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PERFORMING ARTS | MUSIC AND DANCE NEWS

Cal State Arts Fest Heads South

June 23, 1996|Daniel Cariaga | Daniel Cariaga is The Times' music writer

'We don't expect to compete with Hollywood Bowl--at least not this year," says John Laughton, artistic director of the Cal State Summer Arts Festival, which has moved after eight warm-weather seasons in Arcata to Long Beach.

This summer, beginning July 1, the festival will present, in a format emphasizing hands-on conservatory experience for 500 students, 35 live performances and numerous public contacts between arts practitioners and consumers. The idea is to contribute to the education of budding artists in dance, opera, instrumental performance, visual arts and "media arts"--including film, television and other electronic media.

The total program of arts-training seminars, master classes and live performances formerly given at Cal State Humboldt--Humboldt is the county, Arcata the town--has made the transition southward, Laughton says. The move was always part of a master traveling plan, from campus to campus. It originated in Long Beach (as a dance festival only), moved to San Luis Obispo for two years, then went to Humboldt County for eight summers. Laughton expects it to remain in Long Beach for at least three summers.

"Now we have to create in Long Beach that sense of community we had in Northern California, where they loved us and actually wept when we left."

Toward that end, Laughton wants to bring the festival into the community rather than have it happen "just alongside it."

It will take some artists right into the city, for instance, as when Asian artist Ping Chong, in residence at the festival in 1997, moves into the huge Long Beach Asian community and plans to meet the public, or when the annual festival benefit concert donates its proceeds to a local hospital. Laughton says he is cooking up other outreach events as well.

"We don't want to say to the city, 'Here we are, come see us.' We say, 'Here we are, we're coming to you.' We need to make the connection with the community quickly."

Still, the primary focus is students. "All this interaction is going to give the students' careers a boost," Laughton says. "That's what they expect. Our students are driven."

An arts administrator who began as a clarinetist, Laughton, 49, will play the clarinet in one of the festival's public performances, a July 8 chamber concert, with proceeds going to benefit breast cancer research at Memorial Medical Center of Long Beach. The program is also part of the poetry series, with American author-poet Lucille Clifton reading work she wrote as a cancer patient.

Other highlights open to the public include the New York-based contemporary chamber specialists Speculum Musicae, which will give three performances during the festival's music series, presenting new music by students as well as other compositions, July 6, 10 and 13. A guitar-lute series will feature 19 performers starting July 15.

Opera singers Delores Ziegler and Earle Patriarco will appear in a three-week opera program; each will give a solo recital during that time.

Headlining the dance series is the Garth Fagan Dance Company; in visual arts look for public lectures by Wayne Thiebaud, Alexis Smith and Peter Alexander; film director Martha Coolidge will be on hand for the Summer Arts Film/Video Festival, which opens the summer's events July 1-3.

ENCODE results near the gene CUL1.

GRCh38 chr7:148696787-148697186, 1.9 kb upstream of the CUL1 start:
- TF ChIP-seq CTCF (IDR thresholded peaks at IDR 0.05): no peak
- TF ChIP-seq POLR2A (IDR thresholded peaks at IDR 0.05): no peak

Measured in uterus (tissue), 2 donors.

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ALSO THIS SUMMER: Meanwhile, at Cal State L.A. a 10th summer season of the List-Glenn Institute offers nine more concerts through July 7 (the series began Saturday night). Saturday night at the Luckman Fine Arts Complex, Turkish musician Saim Akcil conducts the festival orchestra in music by Pancho Vladigerov, Chun-Ping Hsu and Mozart.

In Santa Barbara, a 49th summer season at the Music Academy of the West, now headed by international opera luminary and academy alumna Marilyn Horne, promises a busy schedule of concerts, master classes and related events. Catherine Comet conducts the Academy Festival Orchestra at the opening concert Saturday night in the historic Lobero Theatre downtown. Subsequently, more guest conductors--Christof Perick, Michael Stern, Jeffrey Tate--lead the ensemble. Randall Behr conducts student vocalists and orchestra in "An Evening of Opera" July 26. And members of the institution's distinguished faculty give chamber music concerts on seven consecutive Tuesday nights.

Information: (805) 969-4726.

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QUARTET CONTEST: California composers are eligible to submit works for string quartet--five to 15 minutes in length, and as yet unpublished, unperformed and un-awarded--for a composition award to be given jointly by the Pacific Composers Forum and the Armadillo String Quartet. First prize is $500 and a public performance at a concert in early 1997. A panel of judges includes members of the Armadillo Quartet and the Composers Forum.

Armen Ksajikian, cellist of the Armadillo ensemble, says that the competition came about when a joint effort of the quartet and the Composers Forum, the Armadillo's annual Peter Schickele concert in February, "showed a profit," and the sponsors decided to use the proceeds to expand the group's repertory.

Other than the length of the piece and that it must be for string quartet, "no other restrictions are put on the new work," Ksajikian said. Composers of any age are encouraged to enter, he said. The deadline to submit scores is Dec. 1. For information, write Pacific Composers Forum, 2054 Midvale Ave., Los Angeles, CA 90025.

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